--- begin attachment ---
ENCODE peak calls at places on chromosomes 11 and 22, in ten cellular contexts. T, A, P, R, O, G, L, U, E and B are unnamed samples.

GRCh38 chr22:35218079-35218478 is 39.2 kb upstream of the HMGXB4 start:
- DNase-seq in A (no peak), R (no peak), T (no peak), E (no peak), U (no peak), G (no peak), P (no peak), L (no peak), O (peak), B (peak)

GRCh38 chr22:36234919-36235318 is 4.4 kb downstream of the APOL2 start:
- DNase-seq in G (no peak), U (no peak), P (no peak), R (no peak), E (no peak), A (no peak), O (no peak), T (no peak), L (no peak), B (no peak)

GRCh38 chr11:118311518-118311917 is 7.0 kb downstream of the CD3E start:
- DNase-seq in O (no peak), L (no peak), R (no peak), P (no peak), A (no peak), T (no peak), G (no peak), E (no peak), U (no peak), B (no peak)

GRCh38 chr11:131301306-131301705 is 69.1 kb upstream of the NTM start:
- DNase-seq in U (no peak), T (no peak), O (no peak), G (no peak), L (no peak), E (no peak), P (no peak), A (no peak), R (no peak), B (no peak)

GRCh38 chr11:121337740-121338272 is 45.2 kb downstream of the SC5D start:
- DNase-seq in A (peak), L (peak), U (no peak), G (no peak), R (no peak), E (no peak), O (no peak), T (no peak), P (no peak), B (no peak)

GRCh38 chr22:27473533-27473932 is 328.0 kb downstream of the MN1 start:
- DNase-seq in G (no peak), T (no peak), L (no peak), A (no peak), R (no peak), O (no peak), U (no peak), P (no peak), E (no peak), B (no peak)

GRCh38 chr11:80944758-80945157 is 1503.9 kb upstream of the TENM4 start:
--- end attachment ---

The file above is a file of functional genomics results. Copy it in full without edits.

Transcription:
ENCODE peak calls at places on chromosomes 11 and 22, in ten cellular contexts. T, A, P, R, O, G, L, U, E and B are unnamed samples.

GRCh38 chr22:35218079-35218478 is 39.2 kb upstream of the HMGXB4 start:
- DNase-seq in A (no peak), R (no peak), T (no peak), E (no peak), U (no peak), G (no peak), P (no peak), L (no peak), O (peak), B (peak)

GRCh38 chr22:36234919-36235318 is 4.4 kb downstream of the APOL2 start:
- DNase-seq in G (no peak), U (no peak), P (no peak), R (no peak), E (no peak), A (no peak), O (no peak), T (no peak), L (no peak), B (no peak)

GRCh38 chr11:118311518-118311917 is 7.0 kb downstream of the CD3E start:
- DNase-seq in O (no peak), L (no peak), R (no peak), P (no peak), A (no peak), T (no peak), G (no peak), E (no peak), U (no peak), B (no peak)

GRCh38 chr11:131301306-131301705 is 69.1 kb upstream of the NTM start:
- DNase-seq in U (no peak), T (no peak), O (no peak), G (no peak), L (no peak), E (no peak), P (no peak), A (no peak), R (no peak), B (no peak)

GRCh38 chr11:121337740-121338272 is 45.2 kb downstream of the SC5D start:
- DNase-seq in A (peak), L (peak), U (no peak), G (no peak), R (no peak), E (no peak), O (no peak), T (no peak), P (no peak), B (no peak)

GRCh38 chr22:27473533-27473932 is 328.0 kb downstream of the MN1 start:
- DNase-seq in G (no peak), T (no peak), L (no peak), A (no peak), R (no peak), O (no peak), U (no peak), P (no peak), E (no peak), B (no peak)

GRCh38 chr11:80944758-80945157 is 1503.9 kb upstream of the TENM4 start: